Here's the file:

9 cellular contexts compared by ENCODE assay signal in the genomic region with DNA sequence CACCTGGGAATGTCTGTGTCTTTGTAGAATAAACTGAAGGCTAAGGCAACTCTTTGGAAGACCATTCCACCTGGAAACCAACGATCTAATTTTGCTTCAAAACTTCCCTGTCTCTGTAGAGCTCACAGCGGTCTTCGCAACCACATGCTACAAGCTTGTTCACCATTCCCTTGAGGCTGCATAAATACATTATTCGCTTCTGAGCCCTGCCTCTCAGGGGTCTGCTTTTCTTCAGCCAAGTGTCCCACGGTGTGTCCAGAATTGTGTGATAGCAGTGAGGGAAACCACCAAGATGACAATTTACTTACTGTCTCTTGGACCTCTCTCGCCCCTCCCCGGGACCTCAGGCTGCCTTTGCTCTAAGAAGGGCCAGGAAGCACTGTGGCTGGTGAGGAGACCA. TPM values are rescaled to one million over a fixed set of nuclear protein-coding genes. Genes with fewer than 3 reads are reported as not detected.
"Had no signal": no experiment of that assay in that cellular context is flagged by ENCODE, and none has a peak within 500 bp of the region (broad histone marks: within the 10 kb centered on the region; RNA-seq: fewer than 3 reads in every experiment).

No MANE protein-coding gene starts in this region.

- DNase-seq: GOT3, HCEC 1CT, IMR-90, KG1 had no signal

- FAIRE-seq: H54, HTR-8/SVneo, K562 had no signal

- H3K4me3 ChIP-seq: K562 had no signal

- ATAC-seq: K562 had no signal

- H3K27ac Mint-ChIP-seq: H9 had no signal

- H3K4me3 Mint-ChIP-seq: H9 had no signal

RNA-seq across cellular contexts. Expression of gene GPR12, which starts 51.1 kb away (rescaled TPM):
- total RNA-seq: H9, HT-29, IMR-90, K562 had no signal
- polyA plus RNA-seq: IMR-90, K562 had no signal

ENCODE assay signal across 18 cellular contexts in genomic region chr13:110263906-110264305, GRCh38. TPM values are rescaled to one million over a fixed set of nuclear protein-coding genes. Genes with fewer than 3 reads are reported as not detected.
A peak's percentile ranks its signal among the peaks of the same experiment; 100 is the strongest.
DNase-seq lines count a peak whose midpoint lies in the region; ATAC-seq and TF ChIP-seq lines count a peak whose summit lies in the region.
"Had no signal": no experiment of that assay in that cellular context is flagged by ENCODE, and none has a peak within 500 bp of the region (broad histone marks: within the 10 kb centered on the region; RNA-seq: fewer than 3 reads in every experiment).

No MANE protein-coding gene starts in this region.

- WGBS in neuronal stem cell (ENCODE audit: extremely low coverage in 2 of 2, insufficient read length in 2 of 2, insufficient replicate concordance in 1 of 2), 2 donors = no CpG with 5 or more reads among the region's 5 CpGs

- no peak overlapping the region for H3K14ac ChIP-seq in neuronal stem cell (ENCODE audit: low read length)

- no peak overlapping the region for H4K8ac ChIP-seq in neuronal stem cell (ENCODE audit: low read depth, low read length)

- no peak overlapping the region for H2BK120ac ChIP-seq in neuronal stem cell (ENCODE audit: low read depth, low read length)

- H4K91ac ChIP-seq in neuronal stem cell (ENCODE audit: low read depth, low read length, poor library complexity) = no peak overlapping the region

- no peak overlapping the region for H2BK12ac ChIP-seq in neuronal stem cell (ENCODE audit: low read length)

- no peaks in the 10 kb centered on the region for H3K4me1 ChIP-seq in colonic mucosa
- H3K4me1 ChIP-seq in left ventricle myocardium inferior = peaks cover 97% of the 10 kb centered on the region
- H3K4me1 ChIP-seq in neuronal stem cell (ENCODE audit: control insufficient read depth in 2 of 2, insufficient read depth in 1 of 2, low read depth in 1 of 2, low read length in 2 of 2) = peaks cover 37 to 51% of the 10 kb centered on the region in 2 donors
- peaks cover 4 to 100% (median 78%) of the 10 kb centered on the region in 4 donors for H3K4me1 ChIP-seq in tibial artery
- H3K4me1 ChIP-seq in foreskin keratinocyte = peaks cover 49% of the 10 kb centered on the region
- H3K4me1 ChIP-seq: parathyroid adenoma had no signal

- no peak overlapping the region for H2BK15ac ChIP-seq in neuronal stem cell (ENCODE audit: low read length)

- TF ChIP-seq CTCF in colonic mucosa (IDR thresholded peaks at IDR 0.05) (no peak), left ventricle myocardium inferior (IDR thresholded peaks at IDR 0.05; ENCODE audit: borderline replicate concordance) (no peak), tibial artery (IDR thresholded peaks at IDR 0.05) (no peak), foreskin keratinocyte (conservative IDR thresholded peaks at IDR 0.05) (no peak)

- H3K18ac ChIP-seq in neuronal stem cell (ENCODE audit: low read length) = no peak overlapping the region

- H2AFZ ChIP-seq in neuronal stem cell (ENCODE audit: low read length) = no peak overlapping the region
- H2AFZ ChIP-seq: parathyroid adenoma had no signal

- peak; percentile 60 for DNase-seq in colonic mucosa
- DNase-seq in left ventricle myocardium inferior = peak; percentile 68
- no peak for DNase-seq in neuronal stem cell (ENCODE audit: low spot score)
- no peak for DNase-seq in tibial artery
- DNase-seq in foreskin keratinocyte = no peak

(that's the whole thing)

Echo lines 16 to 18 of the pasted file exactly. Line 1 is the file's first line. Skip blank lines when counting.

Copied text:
"Had no signal": no experiment of that assay in that cellular context is flagged by ENCODE, and none has a peak within 500 bp of the region (broad histone marks: within the 10 kb centered on the region; RNA-seq: fewer than 3 reads in every experiment).

No MANE protein-coding gene starts in this region.

- WGBS in neuronal stem cell (ENCODE audit: extremely low coverage in 2 of 2, insufficient read length in 2 of 2, insufficient replicate concordance in 1 of 2), 2 donors = no CpG with 5 or more reads among the region's 5 CpGs